What ages is this book for?
Of course, if there’s a future medical professional or sprouting scientist in your family, this book would definitely be a hit at an earlier age as well. Just be aware: as is to be expected from a book of body facts, there’s a fair amount of blood, guts, and talk of medieval healthcare habits. (It wouldn’t be a good fit for squeamish or sensitive kids in early elementary.)
A non-fiction book like 100 Things to Know About the Human Body doesn’t have to be curriculum.
For some inexplicable reason, homeschool moms often feel some sort of compunction to turn every book into schoolwork. Have you noticed this? Perhaps it’s a drive to be thorough, or a fear of not doing enough. Yes, “100 Things to Know About the Human Body” would make an ideal supplement to a study of biology, or life-sciences. But do you know what? It’s a terrific stand-alone fun read, on its own merits, just as it is, for fun.
Don’t try to force every non-fiction book to be a curriculum spine. Acknowledge the ability of children to simply revel in the fascinating facts of non-fiction, just as they are able to delight in the twists and turns of good story.
A non-fiction book like 100 Things to Know About the Human Body isn’t less important than a novel.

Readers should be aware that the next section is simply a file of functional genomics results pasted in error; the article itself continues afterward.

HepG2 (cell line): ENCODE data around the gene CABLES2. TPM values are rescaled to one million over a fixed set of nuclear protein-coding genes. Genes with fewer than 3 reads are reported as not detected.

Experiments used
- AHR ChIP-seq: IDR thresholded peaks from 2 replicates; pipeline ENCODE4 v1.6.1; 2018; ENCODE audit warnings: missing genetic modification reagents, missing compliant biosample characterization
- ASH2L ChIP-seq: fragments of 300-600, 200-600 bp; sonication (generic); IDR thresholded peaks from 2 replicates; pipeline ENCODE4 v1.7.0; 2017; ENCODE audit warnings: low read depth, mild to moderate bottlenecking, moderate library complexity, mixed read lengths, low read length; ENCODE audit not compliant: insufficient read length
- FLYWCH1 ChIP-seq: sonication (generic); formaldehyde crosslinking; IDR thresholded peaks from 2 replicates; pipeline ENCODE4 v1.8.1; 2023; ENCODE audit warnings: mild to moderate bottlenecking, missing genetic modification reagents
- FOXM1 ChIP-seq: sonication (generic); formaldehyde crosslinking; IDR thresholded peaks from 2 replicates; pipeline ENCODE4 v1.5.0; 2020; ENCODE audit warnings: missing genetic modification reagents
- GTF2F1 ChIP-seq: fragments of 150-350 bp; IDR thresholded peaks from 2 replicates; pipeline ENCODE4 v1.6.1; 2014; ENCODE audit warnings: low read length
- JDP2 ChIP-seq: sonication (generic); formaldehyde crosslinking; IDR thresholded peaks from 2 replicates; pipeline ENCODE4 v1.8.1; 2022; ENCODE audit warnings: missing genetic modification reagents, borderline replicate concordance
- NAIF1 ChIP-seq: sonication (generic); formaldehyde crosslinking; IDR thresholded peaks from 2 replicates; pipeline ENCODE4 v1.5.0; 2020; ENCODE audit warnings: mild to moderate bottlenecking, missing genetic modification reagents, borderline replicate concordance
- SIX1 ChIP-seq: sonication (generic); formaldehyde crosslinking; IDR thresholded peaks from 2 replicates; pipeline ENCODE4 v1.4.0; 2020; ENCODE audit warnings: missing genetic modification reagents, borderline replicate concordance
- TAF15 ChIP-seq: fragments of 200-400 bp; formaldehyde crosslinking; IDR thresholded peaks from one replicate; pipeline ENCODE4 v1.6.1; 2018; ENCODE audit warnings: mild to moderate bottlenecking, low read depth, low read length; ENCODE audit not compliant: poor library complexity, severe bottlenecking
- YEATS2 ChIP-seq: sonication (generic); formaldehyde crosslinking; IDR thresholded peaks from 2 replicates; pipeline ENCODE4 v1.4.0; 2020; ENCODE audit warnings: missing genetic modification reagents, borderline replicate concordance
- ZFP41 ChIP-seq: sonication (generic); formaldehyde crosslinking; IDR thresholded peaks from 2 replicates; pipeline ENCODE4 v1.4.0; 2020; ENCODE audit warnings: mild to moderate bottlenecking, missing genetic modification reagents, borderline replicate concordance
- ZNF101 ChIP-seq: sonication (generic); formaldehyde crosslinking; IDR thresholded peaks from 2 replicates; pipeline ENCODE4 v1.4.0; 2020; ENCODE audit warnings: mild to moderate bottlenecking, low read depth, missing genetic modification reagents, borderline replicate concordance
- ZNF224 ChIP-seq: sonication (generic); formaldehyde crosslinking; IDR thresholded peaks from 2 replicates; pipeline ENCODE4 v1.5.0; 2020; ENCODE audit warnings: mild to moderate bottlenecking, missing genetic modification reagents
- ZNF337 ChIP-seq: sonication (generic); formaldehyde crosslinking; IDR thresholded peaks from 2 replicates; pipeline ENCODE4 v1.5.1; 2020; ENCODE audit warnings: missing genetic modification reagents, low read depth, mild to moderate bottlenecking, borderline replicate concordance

In the quest for narration and story, homeschoolers often turn a blind eye to the tremendous value of non-fiction.
Homeschoolers can get so hyperfocused on the importance of literary fiction and literary analysis and literary worth, they sometimes forget about the unparalleled magic of learning by meandering through non-fiction.
On reading encyclopedias in childhood, Martin Cothran writes, “These new things paraded before my eyes—how could I simply pass them by? In trying to find out about a mere animal, I learned about a country in the southern hemisphere, a heavenly body, weapons, a classical scientist, the academic discipline of the study of human cultures, and a kind of cactus plant. I would get lost for hours.”
This is profoundly true.
And every child is different, just as every adult is. Some adults love Jane Austin, although there’s far too much dialogue for my taste. I prefer Charles Dickens, although there’s far too much description for others’ tastes. Some kids read coding books and the toaster manual (true story) while other kids read Lucy Maud Montgomery. Does it matter? Let each kid be the unique individual God created them to be.
Non-fiction books — like “100 Things to Know About the Human Body” — allow for child-paced exploration and learning.
Non-fiction books are a portal to untold other worlds.
Illustrated dictionaries, reference books, and books of facts are such an extraordinary addition to your homeschool library — not just for reference, but for delight-driven reading. Do not fall into the trap of thinking every book in your library must be a living narration, a historical artifact, or a work of fiction with some overarching moral point.
- …are not twaddle. (That’s probably a hill I’ll die on, actually.)
- …deserve a place on your shelves.
- …meet the needs of logical child.
- …open up the wonders of the scientific realm.
- …provide extraordinary opportunities for rabbit trails of learning.
- …allow meandering through myriad fields of topics.
- …point to the wide-reaching creativity of the Creator.